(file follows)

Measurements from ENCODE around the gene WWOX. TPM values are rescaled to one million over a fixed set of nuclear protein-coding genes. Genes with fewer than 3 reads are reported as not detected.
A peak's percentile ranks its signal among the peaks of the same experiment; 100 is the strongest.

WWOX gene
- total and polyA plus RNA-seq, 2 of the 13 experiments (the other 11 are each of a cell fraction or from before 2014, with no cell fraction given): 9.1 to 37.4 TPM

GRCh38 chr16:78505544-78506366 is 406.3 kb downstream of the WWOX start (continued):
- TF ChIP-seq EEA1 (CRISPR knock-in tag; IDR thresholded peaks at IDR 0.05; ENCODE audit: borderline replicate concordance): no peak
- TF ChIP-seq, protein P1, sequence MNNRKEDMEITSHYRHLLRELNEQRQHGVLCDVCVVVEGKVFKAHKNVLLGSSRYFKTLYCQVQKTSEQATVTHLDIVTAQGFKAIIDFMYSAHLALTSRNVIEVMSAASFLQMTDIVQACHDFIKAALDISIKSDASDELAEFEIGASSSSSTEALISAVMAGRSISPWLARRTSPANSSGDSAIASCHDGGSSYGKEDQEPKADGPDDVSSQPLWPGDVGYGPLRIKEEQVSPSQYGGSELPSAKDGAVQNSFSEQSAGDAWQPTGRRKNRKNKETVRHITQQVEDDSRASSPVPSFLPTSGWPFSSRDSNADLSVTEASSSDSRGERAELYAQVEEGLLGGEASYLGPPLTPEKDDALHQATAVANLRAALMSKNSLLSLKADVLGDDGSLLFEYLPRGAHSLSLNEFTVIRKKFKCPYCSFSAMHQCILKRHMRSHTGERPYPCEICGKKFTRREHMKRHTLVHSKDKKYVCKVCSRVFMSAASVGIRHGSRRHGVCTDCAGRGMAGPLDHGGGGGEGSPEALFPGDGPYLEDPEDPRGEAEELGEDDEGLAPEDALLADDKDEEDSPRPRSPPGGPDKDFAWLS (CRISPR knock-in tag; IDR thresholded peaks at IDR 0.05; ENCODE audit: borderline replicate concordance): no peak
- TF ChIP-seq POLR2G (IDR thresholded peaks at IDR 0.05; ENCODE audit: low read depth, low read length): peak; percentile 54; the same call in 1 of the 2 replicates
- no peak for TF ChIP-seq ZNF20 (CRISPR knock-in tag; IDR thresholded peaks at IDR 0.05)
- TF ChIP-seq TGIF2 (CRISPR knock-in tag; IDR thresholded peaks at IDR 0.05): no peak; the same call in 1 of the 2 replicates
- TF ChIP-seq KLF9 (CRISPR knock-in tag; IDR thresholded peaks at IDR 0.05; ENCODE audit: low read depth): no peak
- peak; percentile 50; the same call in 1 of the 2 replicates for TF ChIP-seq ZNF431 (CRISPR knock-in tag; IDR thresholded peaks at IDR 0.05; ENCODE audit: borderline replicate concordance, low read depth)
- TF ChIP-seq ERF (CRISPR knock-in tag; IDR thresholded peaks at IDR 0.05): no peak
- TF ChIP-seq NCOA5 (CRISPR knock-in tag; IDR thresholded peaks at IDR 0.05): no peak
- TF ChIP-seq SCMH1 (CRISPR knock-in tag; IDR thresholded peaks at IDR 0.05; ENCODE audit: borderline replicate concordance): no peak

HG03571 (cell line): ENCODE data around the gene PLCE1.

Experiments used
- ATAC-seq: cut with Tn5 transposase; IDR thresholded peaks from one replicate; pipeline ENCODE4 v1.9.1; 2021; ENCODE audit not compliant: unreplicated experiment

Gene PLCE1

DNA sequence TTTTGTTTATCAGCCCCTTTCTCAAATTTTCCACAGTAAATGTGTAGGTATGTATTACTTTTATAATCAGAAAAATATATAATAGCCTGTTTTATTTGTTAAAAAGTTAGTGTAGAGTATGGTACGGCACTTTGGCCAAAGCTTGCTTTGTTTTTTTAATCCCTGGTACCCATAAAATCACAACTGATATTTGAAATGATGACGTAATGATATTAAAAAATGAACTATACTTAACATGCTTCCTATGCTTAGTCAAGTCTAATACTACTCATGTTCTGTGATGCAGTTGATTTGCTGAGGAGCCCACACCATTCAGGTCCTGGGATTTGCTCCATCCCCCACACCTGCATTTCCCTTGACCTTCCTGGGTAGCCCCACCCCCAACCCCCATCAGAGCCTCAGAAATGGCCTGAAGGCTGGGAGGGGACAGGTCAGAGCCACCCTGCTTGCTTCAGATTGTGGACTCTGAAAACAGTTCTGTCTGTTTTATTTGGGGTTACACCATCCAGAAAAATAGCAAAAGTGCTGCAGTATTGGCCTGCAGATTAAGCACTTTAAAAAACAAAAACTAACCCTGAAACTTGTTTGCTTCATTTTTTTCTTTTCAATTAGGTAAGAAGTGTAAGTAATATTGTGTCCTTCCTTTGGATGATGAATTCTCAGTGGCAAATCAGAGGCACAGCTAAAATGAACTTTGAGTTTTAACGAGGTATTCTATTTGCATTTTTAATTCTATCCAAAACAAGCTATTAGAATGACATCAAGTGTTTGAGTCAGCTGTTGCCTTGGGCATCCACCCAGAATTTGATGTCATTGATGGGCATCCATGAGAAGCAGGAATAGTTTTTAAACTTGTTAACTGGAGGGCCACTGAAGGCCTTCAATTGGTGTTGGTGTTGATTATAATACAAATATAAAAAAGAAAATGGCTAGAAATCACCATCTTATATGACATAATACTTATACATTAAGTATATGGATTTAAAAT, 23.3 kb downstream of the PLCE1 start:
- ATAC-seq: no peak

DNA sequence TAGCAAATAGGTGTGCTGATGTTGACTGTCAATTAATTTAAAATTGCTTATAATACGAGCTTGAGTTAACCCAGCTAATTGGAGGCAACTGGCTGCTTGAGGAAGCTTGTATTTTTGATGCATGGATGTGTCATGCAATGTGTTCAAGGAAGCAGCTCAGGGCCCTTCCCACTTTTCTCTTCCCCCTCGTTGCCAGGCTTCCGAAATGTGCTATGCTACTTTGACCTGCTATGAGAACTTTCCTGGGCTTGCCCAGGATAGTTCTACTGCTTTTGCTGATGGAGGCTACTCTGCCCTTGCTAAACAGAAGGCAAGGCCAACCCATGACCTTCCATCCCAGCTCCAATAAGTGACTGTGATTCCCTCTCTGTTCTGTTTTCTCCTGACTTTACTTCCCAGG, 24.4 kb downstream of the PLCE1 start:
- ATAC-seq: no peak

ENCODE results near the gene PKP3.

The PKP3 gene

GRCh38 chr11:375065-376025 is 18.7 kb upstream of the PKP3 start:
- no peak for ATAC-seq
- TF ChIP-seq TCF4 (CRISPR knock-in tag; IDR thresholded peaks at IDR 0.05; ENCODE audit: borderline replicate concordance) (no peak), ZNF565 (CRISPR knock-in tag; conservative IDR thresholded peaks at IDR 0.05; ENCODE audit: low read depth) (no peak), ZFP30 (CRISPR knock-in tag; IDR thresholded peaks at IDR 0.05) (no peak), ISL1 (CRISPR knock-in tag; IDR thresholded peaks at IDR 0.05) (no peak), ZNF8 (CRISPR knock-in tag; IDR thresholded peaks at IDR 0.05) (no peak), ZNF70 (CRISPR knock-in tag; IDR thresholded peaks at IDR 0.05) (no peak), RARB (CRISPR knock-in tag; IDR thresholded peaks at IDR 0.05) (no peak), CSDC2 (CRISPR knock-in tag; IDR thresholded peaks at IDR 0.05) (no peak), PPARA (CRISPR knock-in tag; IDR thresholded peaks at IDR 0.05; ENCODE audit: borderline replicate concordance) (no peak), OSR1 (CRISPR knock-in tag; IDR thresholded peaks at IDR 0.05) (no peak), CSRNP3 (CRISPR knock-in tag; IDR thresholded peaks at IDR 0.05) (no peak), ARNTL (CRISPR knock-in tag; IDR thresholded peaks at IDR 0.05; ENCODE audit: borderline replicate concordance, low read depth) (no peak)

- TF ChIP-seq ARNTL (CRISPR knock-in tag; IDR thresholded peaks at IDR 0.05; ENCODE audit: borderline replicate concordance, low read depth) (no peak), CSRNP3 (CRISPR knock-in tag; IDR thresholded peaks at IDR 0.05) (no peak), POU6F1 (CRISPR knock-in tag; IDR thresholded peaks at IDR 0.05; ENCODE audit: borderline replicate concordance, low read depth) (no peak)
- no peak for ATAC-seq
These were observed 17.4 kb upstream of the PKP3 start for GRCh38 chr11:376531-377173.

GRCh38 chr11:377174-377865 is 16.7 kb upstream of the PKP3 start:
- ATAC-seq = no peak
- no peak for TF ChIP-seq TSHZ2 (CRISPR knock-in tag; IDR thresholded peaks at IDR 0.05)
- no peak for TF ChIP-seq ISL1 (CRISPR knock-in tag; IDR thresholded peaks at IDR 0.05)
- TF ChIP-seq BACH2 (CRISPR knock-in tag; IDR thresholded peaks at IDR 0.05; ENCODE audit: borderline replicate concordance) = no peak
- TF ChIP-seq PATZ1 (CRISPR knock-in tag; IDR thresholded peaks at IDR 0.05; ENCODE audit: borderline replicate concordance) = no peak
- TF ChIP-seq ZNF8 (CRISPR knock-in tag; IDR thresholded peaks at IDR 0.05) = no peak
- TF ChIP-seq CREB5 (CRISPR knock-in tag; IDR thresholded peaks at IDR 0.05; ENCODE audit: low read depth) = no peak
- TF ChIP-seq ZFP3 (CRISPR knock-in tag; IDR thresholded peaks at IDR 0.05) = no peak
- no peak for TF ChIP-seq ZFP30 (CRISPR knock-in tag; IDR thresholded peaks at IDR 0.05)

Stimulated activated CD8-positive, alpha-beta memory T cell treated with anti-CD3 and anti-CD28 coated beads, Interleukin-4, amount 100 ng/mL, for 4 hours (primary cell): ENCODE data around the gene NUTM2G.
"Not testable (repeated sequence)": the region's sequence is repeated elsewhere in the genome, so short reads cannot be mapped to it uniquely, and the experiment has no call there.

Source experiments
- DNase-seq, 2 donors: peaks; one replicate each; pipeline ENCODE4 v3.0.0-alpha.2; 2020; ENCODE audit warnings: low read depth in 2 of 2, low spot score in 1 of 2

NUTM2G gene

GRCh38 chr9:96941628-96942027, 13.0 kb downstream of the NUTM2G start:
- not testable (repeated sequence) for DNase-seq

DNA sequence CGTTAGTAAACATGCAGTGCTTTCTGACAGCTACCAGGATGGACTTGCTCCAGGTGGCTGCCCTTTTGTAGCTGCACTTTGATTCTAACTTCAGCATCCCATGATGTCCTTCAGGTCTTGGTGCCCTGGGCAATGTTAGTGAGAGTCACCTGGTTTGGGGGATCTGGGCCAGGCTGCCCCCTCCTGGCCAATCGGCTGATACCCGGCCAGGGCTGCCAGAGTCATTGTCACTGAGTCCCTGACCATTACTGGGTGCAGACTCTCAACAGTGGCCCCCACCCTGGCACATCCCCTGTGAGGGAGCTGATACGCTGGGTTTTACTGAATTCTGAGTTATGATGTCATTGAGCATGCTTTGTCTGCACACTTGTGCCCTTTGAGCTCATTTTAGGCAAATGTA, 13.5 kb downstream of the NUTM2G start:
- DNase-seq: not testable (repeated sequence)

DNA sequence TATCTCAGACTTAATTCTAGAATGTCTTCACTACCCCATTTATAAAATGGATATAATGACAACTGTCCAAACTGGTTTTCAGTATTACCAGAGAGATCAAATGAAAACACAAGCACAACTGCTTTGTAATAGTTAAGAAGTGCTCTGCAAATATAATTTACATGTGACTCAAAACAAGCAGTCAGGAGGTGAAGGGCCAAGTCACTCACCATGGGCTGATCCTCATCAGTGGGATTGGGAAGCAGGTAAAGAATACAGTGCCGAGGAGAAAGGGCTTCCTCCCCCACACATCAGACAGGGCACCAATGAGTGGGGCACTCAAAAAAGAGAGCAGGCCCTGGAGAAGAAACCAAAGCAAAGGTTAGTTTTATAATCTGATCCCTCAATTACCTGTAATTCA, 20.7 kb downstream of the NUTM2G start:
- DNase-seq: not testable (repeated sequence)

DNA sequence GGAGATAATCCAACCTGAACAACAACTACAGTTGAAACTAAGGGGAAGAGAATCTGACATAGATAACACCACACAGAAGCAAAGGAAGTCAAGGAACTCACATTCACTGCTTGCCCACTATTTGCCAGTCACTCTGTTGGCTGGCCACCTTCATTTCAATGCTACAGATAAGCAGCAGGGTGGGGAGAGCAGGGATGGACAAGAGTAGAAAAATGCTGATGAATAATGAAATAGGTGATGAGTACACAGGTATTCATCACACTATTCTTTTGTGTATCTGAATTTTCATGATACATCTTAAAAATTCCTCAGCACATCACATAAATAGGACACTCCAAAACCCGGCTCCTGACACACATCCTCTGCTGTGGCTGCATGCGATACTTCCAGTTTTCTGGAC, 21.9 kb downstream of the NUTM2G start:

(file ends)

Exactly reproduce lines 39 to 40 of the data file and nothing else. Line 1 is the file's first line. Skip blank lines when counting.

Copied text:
- TF ChIP-seq CREB5 (CRISPR knock-in tag; IDR thresholded peaks at IDR 0.05; ENCODE audit: low read depth) = no peak
- TF ChIP-seq ZFP3 (CRISPR knock-in tag; IDR thresholded peaks at IDR 0.05) = no peak